Kind of Blue Music
Blues Americana is the latest release from Grammy-winning blues crooner Keb' Mo', who celebrates an illustrious 20-year career in the music biz. Packed into this latest 10-track effort of blues-permeated, soulful sounds is a collection of tunes exhibiting a mix of personal, raw honesty blended with folksy, upbeat roots rock-type material that is distinctly Keb' Mo'. Renowned for musical storytelling, Keb' draws on his own life experiences to translate his tales through his craft. Produced by Keb' with co-producer Casey Wasner, who also plays drums on two cuts and bass on another and has been out on tour with Keb', the record focuses on letting go of the past, accepting responsibility, moving on and making changes for the better.
Nine of the ten songs were co-written by Keb' except a cover ("That's Alright") of the Jimmy Rogers-penned "That's All Right," a Chess Records hit for Rogers who had worked with the likes of Muddy Waters, Little Walter, Big Walter Horton and Howlin' Wolf. Keb' was introduced to the piece via the Sam Chatmon (Mississippi Sheiks) cover and loved it. With a colorful and sometimes disheartening history in the music industry behind him, Keb' once again has found his place among the blues raconteurs.
Kicking off with the upbeat, multi-faceted, tongue-in-cheek "The Worst is Yet to Come," Keb' is in his finest form as he recounts the story of a man down on his luck but always with the thin promise of hope. Keb' is spotlighted on guitars, banjos, harmonica and tambourine and is accompanied by several other instruments including mandolin and organ.
Rife with love themes and candid admissions, songs such as "Do It Right," "I'm Gonna Be Your Man" and "For Better or Worse" showcase Keb' on a myriad of instruments including acoustic, electric, slide and resonator guitars as well as bass. "For Better or Worse" is a melodic highlight with its enchanting vocals and piano/guitar driven sounds. With its heavier, darker theme, the bluesy organ-infused "Somebody Hurt You" finds Keb' on electric guitar, Melvin "Maestro" Lightford on horns and long-time friend and Civil Rights Movement Freedom Fighter, Rip Patton, singing backing bass vocals.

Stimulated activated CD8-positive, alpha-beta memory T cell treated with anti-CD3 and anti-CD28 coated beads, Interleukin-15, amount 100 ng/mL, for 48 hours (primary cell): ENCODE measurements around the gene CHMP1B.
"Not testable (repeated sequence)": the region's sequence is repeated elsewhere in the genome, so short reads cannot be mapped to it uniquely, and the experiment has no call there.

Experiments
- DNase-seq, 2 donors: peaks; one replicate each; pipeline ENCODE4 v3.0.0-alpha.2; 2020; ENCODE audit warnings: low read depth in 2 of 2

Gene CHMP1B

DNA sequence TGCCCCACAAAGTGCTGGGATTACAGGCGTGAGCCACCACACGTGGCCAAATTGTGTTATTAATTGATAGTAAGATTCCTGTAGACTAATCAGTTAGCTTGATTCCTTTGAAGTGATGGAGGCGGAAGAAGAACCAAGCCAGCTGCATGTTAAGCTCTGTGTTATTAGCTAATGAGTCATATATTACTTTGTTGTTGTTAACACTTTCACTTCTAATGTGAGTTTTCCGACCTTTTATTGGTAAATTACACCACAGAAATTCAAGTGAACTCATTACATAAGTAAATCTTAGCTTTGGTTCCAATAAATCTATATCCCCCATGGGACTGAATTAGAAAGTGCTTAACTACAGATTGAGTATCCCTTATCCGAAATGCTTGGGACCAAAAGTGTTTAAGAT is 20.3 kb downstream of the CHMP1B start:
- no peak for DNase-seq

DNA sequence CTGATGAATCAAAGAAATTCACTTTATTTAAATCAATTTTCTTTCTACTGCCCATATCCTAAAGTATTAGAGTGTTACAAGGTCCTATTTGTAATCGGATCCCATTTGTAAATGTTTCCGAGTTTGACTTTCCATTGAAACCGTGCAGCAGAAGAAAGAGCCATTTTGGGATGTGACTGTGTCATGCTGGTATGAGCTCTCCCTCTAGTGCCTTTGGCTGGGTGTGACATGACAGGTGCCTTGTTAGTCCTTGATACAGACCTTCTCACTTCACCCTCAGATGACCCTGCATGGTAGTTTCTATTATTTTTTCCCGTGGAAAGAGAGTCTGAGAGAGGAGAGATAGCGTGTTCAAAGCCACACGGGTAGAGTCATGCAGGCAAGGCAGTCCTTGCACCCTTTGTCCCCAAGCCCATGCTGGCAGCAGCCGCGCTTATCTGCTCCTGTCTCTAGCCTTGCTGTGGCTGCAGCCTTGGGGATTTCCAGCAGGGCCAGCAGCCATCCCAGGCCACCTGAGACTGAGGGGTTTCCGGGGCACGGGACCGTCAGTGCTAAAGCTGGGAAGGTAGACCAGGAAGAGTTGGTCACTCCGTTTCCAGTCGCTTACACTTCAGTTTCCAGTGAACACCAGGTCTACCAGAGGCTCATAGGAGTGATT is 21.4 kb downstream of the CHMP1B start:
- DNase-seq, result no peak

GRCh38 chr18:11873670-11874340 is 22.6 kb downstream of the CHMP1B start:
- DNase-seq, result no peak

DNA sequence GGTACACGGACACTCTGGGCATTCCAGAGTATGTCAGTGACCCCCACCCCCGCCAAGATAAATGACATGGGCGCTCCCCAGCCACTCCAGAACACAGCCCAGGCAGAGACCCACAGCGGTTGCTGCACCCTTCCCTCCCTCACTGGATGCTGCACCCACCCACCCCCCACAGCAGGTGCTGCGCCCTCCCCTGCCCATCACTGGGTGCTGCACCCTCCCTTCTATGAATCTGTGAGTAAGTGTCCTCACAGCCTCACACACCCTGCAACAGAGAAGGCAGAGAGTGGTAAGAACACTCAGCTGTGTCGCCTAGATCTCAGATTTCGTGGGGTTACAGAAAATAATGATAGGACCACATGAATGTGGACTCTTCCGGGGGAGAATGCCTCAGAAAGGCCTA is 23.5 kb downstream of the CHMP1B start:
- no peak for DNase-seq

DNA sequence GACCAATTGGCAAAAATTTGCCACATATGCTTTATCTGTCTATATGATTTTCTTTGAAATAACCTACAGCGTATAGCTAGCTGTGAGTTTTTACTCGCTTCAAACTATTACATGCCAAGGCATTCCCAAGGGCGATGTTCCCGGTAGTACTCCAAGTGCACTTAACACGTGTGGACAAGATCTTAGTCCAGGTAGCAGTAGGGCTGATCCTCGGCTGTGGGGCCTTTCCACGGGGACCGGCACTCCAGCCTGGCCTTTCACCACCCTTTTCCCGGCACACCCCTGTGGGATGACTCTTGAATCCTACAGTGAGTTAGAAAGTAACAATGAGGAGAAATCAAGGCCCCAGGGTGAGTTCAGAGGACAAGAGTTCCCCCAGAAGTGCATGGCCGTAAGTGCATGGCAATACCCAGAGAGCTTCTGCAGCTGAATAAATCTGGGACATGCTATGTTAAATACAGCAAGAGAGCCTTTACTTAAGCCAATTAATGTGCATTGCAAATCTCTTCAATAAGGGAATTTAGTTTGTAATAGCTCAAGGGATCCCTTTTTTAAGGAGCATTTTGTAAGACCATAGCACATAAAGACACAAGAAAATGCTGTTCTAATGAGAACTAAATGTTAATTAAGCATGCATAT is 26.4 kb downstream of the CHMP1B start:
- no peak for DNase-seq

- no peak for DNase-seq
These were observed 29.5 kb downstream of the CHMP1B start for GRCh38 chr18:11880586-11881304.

"Move," a funky ditty about initiating a change for the better, offers a bluesy, groovin' dance beat and alluring pedal steel from Paul Franklin.
With Keb' on all instruments except drums, the ultra-blues tinged "That's Alright" oozes sultry, smoky Chicago blues and holds its own with the original.
One of the real gems comes in the form of "The Old Me Better," with Keb' joined by The California Feet Warmers who utilize an array of instruments including sousaphone, plectrum banjo, washboard and parade drums. Reflecting upon the changes and sacrifices that one makes to nurture an enduring relationship, this lyrical comedy explores that tiny twinge of regret that many people feel when the responsibilities of mature life sometimes get the better of them.
The stripped-down, socio-political commentary, "More For Your Money," features Tom Shinness on cello and mandolin and Casey Wasner on drums with Keb' providing guitar and bass. Listen carefully to the line referring to Bernie Madoff - it's ingenious and vintage Keb'.
Rounding out the array of stellar offerings is a real crowning jewel - the introspective, deeply personal "So Long Goodbye," featuring Mrs. Keb' Mo', Robbie Brooks Moore, on angelic backing harmonies. The pure, bittersweet honesty and vivid emotion shine brightly and are a testament to the perseverance of this superstar music couple.
I recently enjoyed Keb' Mo' at The Plaza Live in Orlando, Florida, and the two nuggets he sang from the new album, in stark contrast to each other, were "Somebody Hurt You" and "The Old Me Better." These were exceptional choices for a live performance and were executed brilliantly.
A portion of the proceeds from sales of Blues Americana is being donated to the Playing For Change Foundation, a nonprofit organization that creates positive change through music and arts education. There is a fabulous video of Keb' performing "The Old Me Better" from Blues Americana backed by The California Feet Warmers and his son, K. Roosevelt, on drums. I can't think of a better way to support such a worthy organization or such a distinguished, philanthropic artist whose rich, stirring vocals and diverse instrumentation skills beautifully meld for a dynamic record.